Why is space so cold when it has so many stars?
Felicity Bedford spoke to Ryan McDonald from the Cambridge University Institute of Astronomy to find out more...
Ryan - The distance between the stars in the universe is absolutely phenomenal; we’re talking just between our star and the nearest star - trillions and trillions of miles. And, although that means that we can be quite warm in space nearby to the sun, the majority of the universe is so far away from the rest of the stars in the universe that it is absolutely freezing. I mean we’re talking the temperature of space in shadows or far away from stars - it's around -270 celsius - that’s almost as cold as it’s possible to get. Only about three degrees above the coldest temperature theoretically possible.
Felicity - How do we know about these extreme temperatures if they’re so far away from our own experience of space?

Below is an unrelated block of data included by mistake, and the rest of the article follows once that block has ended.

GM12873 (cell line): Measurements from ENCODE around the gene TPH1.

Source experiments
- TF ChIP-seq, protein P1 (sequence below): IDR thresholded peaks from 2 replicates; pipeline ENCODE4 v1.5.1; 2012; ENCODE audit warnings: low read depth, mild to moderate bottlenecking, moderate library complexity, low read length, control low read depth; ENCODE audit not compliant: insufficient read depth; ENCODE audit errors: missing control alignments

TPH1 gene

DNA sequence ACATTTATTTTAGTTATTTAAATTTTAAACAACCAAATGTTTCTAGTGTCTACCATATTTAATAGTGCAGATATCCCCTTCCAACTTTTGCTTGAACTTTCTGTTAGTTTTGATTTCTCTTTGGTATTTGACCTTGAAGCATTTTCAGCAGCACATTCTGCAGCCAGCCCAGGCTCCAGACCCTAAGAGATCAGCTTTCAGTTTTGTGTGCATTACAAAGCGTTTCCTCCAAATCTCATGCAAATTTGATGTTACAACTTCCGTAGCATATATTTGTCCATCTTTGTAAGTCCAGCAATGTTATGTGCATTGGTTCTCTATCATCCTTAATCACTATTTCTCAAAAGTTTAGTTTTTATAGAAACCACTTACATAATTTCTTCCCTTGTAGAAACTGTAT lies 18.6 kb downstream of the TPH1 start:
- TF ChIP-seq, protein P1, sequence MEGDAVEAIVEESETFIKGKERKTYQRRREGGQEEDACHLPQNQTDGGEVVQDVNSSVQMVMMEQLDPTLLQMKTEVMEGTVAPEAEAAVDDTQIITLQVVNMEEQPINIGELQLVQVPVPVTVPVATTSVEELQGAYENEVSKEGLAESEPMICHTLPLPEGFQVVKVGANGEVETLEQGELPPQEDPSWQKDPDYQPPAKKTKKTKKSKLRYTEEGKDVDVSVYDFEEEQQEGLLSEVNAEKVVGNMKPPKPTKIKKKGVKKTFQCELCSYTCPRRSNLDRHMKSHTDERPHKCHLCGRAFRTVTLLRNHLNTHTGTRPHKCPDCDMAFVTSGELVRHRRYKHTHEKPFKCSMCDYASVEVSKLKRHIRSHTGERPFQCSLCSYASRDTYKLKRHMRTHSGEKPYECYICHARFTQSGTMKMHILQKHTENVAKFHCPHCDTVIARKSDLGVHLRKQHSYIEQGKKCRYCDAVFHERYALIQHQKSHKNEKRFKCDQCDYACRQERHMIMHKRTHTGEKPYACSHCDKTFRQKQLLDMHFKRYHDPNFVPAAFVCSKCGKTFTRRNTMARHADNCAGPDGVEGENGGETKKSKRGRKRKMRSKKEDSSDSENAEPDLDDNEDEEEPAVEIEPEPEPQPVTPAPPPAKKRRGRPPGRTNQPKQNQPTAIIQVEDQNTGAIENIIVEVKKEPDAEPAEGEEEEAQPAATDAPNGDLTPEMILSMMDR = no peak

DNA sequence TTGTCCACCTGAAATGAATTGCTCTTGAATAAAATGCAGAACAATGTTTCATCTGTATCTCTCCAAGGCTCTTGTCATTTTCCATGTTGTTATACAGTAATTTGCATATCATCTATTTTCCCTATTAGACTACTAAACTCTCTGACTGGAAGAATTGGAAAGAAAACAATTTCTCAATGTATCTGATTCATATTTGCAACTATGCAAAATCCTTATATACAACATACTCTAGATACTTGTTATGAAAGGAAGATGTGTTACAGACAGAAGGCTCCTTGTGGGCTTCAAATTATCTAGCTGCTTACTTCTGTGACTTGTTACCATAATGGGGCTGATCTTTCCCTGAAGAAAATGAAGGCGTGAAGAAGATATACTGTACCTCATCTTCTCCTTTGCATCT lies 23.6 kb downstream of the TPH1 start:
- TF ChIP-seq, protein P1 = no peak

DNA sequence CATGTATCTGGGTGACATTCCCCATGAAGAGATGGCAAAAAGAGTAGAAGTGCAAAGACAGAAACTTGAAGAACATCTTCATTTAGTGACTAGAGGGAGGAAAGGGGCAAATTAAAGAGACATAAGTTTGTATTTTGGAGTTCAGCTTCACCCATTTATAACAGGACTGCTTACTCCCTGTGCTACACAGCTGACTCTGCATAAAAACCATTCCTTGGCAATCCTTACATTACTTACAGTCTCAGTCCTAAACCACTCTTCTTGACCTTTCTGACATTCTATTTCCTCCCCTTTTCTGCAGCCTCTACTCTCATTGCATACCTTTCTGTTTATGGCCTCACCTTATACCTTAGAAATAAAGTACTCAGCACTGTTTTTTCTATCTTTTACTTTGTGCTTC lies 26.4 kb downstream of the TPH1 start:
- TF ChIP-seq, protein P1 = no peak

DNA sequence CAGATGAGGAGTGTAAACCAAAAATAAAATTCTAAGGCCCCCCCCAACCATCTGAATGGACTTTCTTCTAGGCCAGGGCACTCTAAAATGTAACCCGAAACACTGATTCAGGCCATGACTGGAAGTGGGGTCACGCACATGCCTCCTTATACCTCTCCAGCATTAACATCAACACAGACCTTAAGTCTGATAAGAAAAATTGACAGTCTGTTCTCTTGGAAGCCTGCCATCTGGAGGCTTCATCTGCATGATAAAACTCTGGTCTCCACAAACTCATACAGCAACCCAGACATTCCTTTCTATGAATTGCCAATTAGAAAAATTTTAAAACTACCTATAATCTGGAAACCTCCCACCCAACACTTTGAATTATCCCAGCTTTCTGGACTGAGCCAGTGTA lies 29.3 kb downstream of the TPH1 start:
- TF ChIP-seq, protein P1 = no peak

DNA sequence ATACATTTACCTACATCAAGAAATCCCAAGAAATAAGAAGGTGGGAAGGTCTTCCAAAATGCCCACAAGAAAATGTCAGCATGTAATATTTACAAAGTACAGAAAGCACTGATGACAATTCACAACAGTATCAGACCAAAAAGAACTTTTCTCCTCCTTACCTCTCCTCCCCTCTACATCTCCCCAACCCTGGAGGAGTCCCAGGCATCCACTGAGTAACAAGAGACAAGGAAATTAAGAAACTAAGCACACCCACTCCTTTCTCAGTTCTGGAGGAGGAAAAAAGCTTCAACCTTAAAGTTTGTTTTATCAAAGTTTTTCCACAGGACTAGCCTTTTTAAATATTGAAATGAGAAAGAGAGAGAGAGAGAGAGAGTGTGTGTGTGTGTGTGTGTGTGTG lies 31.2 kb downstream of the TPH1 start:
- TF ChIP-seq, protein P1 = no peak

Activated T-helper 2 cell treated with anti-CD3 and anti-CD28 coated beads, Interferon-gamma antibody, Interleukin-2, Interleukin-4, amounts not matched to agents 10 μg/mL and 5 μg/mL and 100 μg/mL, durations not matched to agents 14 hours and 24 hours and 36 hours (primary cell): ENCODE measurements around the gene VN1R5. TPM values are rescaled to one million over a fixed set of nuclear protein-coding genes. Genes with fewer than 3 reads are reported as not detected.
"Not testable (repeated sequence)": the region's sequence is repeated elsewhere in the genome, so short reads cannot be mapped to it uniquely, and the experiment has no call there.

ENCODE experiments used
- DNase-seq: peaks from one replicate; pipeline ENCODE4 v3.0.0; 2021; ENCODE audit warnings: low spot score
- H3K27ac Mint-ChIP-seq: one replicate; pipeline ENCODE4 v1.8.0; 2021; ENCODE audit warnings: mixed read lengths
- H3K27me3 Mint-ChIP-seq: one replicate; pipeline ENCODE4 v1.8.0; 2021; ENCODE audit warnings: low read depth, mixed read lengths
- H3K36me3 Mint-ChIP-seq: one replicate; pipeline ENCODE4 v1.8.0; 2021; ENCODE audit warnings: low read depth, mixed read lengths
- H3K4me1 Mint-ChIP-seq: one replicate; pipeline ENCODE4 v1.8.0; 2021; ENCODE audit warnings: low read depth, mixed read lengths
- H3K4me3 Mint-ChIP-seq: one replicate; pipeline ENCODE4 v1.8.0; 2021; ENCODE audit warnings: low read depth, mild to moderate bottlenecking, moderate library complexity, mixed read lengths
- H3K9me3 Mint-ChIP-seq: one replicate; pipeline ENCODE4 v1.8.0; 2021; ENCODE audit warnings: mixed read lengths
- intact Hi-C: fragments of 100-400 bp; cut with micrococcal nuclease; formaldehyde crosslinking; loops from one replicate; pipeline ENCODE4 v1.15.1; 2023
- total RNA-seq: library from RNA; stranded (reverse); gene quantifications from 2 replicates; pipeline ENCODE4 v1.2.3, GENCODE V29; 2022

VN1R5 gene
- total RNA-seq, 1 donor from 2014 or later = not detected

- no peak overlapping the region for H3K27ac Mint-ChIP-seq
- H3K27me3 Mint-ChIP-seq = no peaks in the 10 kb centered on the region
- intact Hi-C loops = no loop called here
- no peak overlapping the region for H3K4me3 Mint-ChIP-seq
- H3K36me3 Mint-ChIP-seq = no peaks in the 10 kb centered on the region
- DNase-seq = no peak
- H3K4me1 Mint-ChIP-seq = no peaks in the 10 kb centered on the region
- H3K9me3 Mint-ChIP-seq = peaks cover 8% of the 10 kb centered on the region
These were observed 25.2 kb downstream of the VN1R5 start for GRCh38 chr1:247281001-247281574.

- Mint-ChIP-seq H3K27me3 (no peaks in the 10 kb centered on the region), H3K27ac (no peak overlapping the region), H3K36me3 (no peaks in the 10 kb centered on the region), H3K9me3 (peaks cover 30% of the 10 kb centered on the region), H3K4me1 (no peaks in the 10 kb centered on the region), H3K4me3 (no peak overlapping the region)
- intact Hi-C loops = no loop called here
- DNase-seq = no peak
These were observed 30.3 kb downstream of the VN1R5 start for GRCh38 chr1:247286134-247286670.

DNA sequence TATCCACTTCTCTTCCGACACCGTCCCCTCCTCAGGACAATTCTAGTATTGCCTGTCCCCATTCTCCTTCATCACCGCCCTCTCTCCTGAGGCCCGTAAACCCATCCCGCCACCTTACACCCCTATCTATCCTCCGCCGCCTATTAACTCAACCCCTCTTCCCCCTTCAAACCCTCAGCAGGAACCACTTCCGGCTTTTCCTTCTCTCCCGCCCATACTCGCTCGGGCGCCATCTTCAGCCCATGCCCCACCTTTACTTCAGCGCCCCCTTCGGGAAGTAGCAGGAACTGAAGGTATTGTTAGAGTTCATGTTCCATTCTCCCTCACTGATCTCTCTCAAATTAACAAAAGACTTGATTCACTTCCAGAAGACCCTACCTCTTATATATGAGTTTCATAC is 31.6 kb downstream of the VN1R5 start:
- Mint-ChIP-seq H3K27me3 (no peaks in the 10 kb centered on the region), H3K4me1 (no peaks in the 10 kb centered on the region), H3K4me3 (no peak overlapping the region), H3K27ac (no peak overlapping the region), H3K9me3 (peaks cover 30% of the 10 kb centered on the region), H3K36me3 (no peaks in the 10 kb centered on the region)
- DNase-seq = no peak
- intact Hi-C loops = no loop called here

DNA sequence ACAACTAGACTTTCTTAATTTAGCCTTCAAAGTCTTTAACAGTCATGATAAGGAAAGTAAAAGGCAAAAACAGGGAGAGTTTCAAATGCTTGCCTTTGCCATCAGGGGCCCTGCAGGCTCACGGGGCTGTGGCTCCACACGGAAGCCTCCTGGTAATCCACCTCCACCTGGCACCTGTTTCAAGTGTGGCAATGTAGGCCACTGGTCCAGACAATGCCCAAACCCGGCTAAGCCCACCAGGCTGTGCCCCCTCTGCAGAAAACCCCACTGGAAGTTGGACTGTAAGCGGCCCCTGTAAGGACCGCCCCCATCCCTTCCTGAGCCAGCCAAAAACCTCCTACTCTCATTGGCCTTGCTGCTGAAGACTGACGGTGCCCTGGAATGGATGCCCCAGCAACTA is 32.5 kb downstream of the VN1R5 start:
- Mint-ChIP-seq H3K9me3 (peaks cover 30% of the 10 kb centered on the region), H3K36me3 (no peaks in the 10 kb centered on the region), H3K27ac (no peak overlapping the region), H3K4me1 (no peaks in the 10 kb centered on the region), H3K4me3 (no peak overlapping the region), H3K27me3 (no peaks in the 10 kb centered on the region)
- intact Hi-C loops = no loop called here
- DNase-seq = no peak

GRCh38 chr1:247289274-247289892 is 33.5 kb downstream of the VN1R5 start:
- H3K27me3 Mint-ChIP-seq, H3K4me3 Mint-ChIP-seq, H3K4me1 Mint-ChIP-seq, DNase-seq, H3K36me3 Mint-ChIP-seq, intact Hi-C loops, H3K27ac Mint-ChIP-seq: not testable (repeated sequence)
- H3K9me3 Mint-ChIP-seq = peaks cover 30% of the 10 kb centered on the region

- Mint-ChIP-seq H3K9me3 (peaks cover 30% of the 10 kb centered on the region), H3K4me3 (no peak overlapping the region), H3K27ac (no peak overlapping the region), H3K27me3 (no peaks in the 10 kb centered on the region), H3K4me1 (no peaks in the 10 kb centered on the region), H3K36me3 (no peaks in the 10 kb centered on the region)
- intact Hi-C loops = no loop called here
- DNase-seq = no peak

Ryan - So, the temperature of just empty space, far away from any stars, is set by something we call the cosmic microwave background. So, basically, after the big bang took place, it emitted a huge amount of light - about 400,000 or so years after it and that light has gradually lost energy and cooled down over time. And so, this is just background light that fills the entire universe and it’s really, really cold and so that’s what sets the fundamental temperature of space itself, away from the stars.